Muni Rail Returns (and then it doesn’t)
After breakdowns, SFMTA gave up and cancelled rail service again Monday evening
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After almost half a year, Muni rail is back, albeit with a different map and changed operations. Update: 8/25 Muni Rail is down again thanks to equipment failures and a positive COVID test of a control center employee. As previously reported, SFMTA’s strategy is to maximize space on trains in the Twin Peaks and downtown subway tunnels, by only allowing two and three-car trains. The J, K, and L no longer enter the tunnels. Instead, passengers on those lines heading to downtown will have to change at West Portal or Church, as seen in the maps below.
“We’re excited about the return of rail! It’s a great step forward in increasing Muni’s capacity and a sign of hope for our recovery. Buses that have been used as rail substitutions can now provide service to many neighborhoods that have been left out of the Core Service plan,” wrote the San Francisco Transit Riders Cat Carter, in an email to Streetsblog.
Included in the relaunch of rail service, SFMTA is restoring or expanding 11 bus routes that were suspended or truncated as part of the core service plan. For the full rundown, check out Muni’s information page.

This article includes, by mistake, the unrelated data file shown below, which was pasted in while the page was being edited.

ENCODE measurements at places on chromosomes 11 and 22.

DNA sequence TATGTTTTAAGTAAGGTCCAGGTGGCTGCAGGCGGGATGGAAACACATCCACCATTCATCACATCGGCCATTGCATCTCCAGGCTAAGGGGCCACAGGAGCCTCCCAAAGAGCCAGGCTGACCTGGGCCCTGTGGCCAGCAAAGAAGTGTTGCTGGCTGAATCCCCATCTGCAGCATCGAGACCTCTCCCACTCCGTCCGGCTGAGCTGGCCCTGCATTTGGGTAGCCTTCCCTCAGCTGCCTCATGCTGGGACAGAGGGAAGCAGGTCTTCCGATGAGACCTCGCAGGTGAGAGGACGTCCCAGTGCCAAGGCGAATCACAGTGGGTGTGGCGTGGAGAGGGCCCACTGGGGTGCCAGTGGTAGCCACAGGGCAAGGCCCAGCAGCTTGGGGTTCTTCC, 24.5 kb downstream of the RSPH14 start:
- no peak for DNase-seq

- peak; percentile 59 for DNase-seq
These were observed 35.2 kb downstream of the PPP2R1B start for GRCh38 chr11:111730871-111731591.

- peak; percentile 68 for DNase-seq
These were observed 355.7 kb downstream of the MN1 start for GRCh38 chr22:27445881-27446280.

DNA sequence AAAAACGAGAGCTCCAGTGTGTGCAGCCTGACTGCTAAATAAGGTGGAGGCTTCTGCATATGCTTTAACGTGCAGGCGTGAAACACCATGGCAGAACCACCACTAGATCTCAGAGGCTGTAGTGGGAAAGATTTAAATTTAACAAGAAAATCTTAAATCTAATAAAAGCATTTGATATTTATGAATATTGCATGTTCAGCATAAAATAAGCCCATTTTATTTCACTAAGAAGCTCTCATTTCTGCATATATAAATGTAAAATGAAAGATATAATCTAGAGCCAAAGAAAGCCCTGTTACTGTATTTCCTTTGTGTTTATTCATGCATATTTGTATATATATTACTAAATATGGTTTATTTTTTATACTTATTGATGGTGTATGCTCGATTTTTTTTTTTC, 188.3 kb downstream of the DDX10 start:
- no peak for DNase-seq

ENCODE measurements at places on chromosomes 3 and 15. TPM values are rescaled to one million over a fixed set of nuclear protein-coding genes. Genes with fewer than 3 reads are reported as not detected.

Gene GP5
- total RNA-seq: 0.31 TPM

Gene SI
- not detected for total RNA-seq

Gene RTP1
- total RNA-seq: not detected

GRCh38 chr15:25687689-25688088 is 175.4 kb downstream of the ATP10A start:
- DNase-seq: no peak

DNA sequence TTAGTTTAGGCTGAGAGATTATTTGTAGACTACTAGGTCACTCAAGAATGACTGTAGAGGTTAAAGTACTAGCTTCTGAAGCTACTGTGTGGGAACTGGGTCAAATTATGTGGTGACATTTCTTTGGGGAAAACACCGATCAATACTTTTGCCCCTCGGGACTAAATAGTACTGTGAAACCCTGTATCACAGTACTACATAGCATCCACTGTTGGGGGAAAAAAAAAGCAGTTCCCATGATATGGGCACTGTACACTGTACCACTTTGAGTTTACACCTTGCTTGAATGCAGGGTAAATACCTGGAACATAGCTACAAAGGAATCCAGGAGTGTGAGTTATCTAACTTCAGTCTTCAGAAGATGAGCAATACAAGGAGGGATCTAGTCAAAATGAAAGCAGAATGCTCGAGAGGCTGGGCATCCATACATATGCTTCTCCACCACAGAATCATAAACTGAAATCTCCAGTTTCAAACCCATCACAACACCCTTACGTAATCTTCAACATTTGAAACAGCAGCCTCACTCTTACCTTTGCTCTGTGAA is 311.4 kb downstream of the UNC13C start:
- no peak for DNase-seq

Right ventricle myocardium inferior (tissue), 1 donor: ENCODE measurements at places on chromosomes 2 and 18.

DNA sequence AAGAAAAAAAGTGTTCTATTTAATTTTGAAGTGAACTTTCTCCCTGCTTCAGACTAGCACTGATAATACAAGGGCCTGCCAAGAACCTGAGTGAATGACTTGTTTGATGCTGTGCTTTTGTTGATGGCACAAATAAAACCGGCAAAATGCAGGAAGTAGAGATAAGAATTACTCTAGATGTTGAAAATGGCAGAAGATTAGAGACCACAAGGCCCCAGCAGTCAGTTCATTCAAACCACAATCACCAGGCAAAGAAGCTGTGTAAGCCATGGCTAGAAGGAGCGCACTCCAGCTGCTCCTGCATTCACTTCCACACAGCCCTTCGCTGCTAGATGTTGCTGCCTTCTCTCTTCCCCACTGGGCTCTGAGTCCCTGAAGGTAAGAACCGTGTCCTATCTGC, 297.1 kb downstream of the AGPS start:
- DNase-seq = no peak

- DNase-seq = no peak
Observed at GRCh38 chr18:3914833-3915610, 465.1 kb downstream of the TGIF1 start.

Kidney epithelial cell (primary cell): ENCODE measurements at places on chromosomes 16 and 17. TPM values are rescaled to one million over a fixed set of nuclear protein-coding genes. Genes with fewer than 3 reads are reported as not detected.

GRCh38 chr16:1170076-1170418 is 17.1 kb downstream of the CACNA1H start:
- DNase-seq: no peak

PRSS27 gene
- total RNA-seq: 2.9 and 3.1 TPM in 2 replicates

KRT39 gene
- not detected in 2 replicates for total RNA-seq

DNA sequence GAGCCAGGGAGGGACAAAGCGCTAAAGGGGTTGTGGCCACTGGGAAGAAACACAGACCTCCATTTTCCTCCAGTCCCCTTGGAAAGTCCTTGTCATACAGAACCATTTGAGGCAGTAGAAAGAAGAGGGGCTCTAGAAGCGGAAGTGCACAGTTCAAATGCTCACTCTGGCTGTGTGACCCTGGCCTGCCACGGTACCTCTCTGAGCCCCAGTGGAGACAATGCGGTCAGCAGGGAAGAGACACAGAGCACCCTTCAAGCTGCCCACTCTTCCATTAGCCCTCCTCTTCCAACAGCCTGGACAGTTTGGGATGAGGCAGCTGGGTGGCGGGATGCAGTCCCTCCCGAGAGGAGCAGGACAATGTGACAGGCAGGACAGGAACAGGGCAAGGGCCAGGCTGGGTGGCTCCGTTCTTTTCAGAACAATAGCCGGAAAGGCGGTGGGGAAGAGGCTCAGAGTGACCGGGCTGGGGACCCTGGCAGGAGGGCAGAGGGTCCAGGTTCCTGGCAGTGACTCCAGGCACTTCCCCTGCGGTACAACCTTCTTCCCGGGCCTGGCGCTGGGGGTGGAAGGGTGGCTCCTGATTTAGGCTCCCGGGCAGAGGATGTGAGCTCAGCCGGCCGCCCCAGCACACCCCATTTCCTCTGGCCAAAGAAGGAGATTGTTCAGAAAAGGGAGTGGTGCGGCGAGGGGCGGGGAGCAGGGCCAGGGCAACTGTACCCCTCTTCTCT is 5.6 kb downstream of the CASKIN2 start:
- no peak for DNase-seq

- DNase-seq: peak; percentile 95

SFMTA is still asking people to “…stay at home, except for essential trips.” Between COVID and the unhealthy air quality due to the Bay Area fires, one can only hope the phrase “essential trips” is taken literally. The agency is also reminding people who do have to ride to wear face masks, covering both “…your mouth and nose” and to maintain physical distance. Despite that, as one Streetsblog commenter put it, “Things felt a little more normal when seeing and getting Muni light rail back on Embarcadero this weekend.”
Unfortunately, something else “normal” returned this Monday that’s familiar to Muni riders: the perennial “downed wire” in the Twin Peaks tunnel.
— SFMTA (@sfmta_muni) August 24, 2020
“The service snags we’ve seen as they return to rail service, however, are frustrating and all too familiar. Unfortunately, these mechanical problems aren’t likely to disappear as budget problems increase and Muni falls further behind in maintenance and repair,” wrote Carter. “We’re going to need to make sure Muni is funded going forward if we want to get these problems fixed.”
Meanwhile, it seems this will be the last service increase for the foreseeable future. From the SFMTA page:
Our August 22 service changes will put us close to maximizing the number of available operators and vehicles out on the street to serve our customers. Due to the need for physical distancing, it now takes three times as many vehicles to move people as before the COVID emergency. At the same time, our budget shortfalls prevent us from hiring more operators and cleaners or purchasing more vehicles. Given these restrictions, these are likely to be the last major service increases tied to the city’s COVID-19 recovery, with exceptions of minor updates.
This last statement echos warnings from Director Jeffrey Tumlin about the dire financial situation the agency (and all transit agencies) now find themselves in, with severe revenue and ridership drops and a shortage of skilled mechanics and operators to keep the system running.
Late Monday, SFMTA announced it was giving up and closing down the rail system again. Details on twitter.